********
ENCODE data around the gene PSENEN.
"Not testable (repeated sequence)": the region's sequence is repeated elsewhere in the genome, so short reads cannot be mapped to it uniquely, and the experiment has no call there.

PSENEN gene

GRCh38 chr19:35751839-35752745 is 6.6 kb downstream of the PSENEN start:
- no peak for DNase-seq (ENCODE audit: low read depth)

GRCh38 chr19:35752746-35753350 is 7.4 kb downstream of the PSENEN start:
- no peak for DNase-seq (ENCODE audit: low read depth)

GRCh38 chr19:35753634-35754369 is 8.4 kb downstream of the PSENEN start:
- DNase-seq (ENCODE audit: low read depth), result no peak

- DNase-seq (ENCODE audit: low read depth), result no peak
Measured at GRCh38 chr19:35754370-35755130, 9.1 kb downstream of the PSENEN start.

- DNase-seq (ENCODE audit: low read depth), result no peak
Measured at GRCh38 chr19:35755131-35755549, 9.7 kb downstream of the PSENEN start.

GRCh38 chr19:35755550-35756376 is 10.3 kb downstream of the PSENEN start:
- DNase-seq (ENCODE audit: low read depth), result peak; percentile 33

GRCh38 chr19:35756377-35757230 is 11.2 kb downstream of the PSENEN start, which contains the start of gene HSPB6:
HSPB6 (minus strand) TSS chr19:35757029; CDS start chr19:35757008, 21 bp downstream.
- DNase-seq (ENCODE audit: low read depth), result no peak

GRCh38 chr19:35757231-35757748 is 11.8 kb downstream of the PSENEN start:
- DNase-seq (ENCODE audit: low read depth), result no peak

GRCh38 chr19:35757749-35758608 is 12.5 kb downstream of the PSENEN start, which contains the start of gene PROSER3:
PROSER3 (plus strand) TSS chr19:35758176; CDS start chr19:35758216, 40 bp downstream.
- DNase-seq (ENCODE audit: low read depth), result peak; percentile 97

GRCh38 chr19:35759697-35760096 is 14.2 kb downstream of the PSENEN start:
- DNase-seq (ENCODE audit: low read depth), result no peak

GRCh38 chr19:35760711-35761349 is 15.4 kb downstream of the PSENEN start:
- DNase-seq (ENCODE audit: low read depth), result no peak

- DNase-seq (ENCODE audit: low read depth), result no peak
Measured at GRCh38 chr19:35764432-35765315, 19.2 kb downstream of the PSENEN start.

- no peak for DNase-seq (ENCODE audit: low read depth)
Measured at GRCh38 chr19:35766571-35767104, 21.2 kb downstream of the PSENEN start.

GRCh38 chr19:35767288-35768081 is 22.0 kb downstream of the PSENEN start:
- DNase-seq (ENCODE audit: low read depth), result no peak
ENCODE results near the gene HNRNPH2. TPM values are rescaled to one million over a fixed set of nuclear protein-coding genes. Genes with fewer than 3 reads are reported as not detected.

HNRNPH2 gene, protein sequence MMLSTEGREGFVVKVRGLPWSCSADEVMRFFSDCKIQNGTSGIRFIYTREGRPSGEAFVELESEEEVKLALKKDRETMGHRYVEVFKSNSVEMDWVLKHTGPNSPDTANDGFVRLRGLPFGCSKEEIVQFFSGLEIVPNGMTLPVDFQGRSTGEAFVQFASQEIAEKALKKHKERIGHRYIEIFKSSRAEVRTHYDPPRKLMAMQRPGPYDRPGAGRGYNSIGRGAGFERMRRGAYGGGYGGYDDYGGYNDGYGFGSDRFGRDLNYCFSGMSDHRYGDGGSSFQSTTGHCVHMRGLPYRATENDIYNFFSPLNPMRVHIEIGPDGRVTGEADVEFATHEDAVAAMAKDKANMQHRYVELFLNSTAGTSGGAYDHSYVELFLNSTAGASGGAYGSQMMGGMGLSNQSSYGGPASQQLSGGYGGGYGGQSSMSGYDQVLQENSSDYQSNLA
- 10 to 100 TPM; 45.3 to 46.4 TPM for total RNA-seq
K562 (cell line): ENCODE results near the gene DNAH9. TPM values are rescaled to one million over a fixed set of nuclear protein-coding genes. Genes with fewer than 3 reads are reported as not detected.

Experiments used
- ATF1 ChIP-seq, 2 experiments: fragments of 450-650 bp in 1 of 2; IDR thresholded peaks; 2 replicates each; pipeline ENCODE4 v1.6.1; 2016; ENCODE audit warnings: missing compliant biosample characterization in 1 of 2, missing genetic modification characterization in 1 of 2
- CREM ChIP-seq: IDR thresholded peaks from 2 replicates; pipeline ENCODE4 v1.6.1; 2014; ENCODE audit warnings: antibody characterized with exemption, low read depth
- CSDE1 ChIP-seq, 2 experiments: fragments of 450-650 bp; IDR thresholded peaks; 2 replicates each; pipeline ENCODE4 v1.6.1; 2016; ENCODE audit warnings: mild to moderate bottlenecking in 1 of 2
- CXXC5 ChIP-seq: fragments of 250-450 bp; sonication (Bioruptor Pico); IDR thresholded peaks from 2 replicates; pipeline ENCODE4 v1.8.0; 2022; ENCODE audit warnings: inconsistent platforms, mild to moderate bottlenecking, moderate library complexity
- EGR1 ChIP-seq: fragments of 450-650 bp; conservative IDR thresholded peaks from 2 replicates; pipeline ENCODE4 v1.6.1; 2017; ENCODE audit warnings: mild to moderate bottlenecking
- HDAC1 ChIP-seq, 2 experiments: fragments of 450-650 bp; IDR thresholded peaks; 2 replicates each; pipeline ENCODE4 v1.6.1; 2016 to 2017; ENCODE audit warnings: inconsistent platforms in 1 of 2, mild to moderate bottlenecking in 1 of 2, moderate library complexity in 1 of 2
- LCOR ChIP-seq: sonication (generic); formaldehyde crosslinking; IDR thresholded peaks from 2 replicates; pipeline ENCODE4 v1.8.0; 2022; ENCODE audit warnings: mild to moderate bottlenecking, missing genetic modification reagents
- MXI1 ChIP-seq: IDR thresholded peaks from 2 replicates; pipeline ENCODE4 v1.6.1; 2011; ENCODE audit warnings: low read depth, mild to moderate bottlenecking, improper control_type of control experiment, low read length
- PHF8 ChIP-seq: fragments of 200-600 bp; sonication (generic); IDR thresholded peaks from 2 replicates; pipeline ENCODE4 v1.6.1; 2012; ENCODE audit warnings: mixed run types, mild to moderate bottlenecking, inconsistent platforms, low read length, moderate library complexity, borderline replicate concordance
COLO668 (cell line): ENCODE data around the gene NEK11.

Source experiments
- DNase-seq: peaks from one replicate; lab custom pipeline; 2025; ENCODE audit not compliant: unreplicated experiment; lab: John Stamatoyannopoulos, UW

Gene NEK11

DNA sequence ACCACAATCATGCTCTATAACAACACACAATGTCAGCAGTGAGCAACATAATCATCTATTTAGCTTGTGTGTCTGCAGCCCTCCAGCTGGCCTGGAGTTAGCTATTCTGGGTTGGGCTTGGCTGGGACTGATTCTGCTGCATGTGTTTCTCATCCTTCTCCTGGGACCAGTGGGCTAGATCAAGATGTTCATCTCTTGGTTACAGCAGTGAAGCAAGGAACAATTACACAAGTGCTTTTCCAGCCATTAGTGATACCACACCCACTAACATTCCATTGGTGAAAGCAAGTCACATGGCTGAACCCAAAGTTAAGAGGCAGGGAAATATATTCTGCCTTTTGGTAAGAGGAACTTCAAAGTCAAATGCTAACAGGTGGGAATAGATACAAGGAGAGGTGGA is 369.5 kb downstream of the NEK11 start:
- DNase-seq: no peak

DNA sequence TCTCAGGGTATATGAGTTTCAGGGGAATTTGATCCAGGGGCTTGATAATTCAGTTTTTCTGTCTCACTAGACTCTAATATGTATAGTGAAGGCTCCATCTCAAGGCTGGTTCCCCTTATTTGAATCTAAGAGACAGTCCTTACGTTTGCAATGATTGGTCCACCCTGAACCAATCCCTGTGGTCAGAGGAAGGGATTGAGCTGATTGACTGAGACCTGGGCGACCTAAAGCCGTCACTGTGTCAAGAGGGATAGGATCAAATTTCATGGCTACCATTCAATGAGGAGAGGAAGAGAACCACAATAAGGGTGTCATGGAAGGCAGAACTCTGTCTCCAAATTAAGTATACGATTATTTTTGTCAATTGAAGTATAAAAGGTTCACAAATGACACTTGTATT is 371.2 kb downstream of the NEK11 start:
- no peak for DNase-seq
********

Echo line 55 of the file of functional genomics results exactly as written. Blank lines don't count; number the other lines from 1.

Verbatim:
- no peak for DNase-seq